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Tips on teaching children how to save money

Teaching children how to save from an early age is an important lesson for their long-term financial wellbeing, but there’s more to saving schemes than just money, says Ann Francis.

We all like to spoil our children from time to time but when does it become too much of a good thing? In reality encouraging youngsters to save their money is far more beneficial than showing them how to spend it.

With Easter fast approaching it may surprise you to know that last year in Britain we were on course to spending around £13billon on chocolate, gifts and other treats according to Money Facts.

On average, each child received a staggering eight Easter eggs, which at £5 an egg is £40, depending on the size, plus there are health implications from all of that sugar.

If you want to give your children, grandchildren, nieces or nephews a gift that will last, then think of a long-term nest egg rather than a chocolate one.

Having a savings account makes children understand the value of money and can encourage them to develop positive financial habits as they grow up.

You don’t just have to cut back on special occasions like Christmas or birthdays, but why not consider encouraging them to put a small portion of their pocket or gift money into a savings account?

According to The Essential Parent, in the UK under-fives receive an average of £2 a week and children aged five to 15 get £5. From age 15 upwards, the average increases to £9.50 a week.

Putting a percentage of that money into a savings account and watching it grow helps children understand the value of money. Saving £2 a week, would build up to £104 over a year, add in some Christmas gift money and it’s easy to see how you could build quite a nest egg by the age of 18, enough for a first car or to help with college fees.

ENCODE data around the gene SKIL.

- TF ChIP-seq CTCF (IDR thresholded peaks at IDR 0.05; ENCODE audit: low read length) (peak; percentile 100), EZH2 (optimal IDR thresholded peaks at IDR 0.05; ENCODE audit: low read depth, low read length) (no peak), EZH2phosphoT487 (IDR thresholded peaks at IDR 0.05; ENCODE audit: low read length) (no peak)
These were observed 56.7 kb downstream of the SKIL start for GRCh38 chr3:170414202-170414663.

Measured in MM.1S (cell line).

At Cambrian Credit Union, we have Junior Savers accounts to help young people get the savings habit.

We’ve also recently launched our first School Saver scheme in partnership with St Mary’s Catholic Primary School in Wrexham, which has taken off to a flying start.

School Savings Schemes are a fun way to help children understand personal finance while also helping them develop their numeracy skills.

The pupils work as junior cashiers under the supervision of a teacher or parent and once they count up the deposits, this is passed to a credit union for payment into their savings accounts.

This method of saving has a positive impact on young people by creating a good financial ethos for the future while also allowing them to develop basic accounting, book-keeping, teamwork, record-keeping and organisational skills.

Together we can educate children on the importance of saving, the value of money and why a secure financial foundation is key to a stress-free and happy life.

* Ann Francis is general manager of Cambrian Credit Union, which is a community based, financial services co-operative. For further details visit www.cambriancu.com.